County Supervisor Neil Derry left. Tribal Member James Ramos right.


Published: 06 June 2012 07:03 PM

Get ready for the sequel.

San Bernardino County Supervisor Neil Derry and former San Manuel tribal chairman James Ramos will face each other again in November.

Their primary race was the most bitter and expensive of the county contests decided Tuesday, June 5.

Ramos, 45, a San Bernardino community college trustee, won about 47 percent of the vote, a few points short of the majority he needed to avoid a November runoff.

Derry, 43, got about 33 percent. Former Twentynine Palms Mayor Jim Bagley, 56, who was vastly outspent by Ramos and Derry, got 20 percent of the vote.

Ramos said the momentum is on his side.

“You have about 67 percent of the voters say they really do want a change other than the incumbent that’s there,” he said.

Derry on Wednesday said that he was taking a few days off from the campaign and declined to comment.

“I’m not doing interviews about the campaign,” he said.

The race was an increasingly negative one in which voters were blanketed with campaign mailers from Derry and Ramos attacking one other.

Derry called Ramos a tax cheat, sought to link him to a 2007 gang investigation at the San Manuel reservation and questioned whether as a member of the tribe he could truly represent county residents.

Ramos accused Derry of wanting to divide the community by injecting race into the campaign and attempting to make it partisan by highlighting Ramos’ Democratic affiliation.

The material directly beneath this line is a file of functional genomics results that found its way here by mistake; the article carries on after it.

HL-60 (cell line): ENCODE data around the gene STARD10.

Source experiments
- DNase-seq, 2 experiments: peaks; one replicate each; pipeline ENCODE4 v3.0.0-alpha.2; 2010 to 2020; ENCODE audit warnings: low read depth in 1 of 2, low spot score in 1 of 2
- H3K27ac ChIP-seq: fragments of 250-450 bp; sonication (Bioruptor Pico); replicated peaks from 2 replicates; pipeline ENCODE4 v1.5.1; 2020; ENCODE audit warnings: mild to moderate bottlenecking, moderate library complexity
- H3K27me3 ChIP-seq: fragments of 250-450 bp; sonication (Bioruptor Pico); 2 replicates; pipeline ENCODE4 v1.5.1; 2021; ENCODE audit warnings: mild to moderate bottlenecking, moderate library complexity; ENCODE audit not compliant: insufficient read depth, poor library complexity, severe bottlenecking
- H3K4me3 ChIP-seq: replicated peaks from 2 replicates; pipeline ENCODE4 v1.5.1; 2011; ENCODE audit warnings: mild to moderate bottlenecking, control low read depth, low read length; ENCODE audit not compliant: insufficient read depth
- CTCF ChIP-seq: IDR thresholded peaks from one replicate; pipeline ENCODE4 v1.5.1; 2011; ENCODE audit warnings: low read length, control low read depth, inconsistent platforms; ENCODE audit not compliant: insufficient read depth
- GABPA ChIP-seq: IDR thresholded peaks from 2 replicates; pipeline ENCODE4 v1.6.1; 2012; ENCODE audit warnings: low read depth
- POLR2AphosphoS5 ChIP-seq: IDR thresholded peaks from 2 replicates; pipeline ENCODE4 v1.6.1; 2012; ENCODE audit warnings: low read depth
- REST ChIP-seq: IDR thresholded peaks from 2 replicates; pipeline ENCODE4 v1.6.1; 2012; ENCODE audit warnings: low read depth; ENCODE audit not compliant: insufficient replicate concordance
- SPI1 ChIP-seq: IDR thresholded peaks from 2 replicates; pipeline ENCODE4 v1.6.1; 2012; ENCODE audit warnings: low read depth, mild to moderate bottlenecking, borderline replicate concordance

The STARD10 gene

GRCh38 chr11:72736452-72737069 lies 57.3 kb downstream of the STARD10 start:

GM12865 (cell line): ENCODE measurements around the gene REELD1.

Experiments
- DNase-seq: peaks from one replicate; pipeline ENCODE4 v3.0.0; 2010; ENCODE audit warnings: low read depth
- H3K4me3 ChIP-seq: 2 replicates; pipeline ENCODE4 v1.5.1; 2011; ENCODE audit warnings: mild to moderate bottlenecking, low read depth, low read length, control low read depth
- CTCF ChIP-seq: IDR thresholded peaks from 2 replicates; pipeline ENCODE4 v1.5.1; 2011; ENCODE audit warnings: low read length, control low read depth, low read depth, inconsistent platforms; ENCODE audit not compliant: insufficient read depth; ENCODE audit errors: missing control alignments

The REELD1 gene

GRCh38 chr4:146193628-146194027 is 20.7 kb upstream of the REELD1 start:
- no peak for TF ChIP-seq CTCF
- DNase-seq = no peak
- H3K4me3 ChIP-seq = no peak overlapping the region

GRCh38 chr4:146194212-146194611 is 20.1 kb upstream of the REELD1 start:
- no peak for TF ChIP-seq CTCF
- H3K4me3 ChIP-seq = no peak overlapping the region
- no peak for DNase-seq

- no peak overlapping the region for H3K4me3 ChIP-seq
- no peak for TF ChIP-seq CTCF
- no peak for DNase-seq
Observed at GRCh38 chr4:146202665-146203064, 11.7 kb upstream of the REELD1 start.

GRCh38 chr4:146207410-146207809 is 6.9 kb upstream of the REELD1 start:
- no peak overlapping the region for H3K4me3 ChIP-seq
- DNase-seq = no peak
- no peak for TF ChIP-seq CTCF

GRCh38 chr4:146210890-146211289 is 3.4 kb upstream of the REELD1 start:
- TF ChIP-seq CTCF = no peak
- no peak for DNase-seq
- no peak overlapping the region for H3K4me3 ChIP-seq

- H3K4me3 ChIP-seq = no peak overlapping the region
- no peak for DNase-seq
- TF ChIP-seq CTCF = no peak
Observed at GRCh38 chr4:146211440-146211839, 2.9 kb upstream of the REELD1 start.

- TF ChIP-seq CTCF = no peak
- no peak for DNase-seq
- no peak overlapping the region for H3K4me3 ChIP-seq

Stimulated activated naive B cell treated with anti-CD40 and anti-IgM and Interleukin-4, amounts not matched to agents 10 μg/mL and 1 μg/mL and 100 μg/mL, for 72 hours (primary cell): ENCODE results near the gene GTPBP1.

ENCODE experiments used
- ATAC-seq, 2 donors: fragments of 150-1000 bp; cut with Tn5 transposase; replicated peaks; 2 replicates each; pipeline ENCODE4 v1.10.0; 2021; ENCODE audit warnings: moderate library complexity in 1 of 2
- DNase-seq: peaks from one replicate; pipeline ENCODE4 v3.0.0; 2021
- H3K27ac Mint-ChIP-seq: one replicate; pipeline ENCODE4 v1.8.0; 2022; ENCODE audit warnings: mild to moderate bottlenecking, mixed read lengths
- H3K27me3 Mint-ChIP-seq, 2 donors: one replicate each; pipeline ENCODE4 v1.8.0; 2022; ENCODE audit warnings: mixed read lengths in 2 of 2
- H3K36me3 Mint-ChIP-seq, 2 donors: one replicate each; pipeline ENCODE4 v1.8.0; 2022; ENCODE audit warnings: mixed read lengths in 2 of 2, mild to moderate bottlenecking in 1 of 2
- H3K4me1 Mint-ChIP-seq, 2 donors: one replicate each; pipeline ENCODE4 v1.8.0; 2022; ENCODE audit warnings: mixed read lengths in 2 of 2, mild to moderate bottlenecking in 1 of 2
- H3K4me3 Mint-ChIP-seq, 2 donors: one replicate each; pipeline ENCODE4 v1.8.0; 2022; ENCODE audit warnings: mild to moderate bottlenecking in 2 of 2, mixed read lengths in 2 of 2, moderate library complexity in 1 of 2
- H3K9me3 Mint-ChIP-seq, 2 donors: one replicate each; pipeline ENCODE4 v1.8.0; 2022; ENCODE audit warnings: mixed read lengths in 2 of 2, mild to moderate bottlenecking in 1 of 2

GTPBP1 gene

He said his support on election night shows that voters are past those issues and want to “end this negative image that San Bernardino County has been plagued with.”

Ramos painted Derry as part of the county’s “chain of corruption,” reminding voters that Derry pleaded guilty last year to a misdemeanor campaign-finance violation. One mailer included jail mug shots of former county officials arrested on corruption charges, including Derry’s former chief of staff, Jim Erwin.

Ramos said he had to respond to Derry’s “drastically negative” campaign but only exposed “things that were factual and true.”

Derry has acknowledged that he went after Ramos first, scoffing at Ramos’ claim that he wanted a positive campaign.

He called the charges against him bogus, meant to hurt him politically and said it was legitimate to question whether Ramos is exempt from some taxes as a tribal member.

The campaign got strikingly personal at times. Last week, Derry accused Ramos of being caught taking down a campaign sign after he saw Ramos standing by the side of the road in Highland speaking to a sheriff’s deputy. Derry stopped to take a photo and the picture was posted on a website run by Erwin.

But the San Bernardino County Sheriff’s Department said Ramos had stopped to fix one of his own signs and the deputy, who knew him, had just stopped to say hello.

Derry said Tuesday night that he believed he ran a good campaign but was outspent by his rival.

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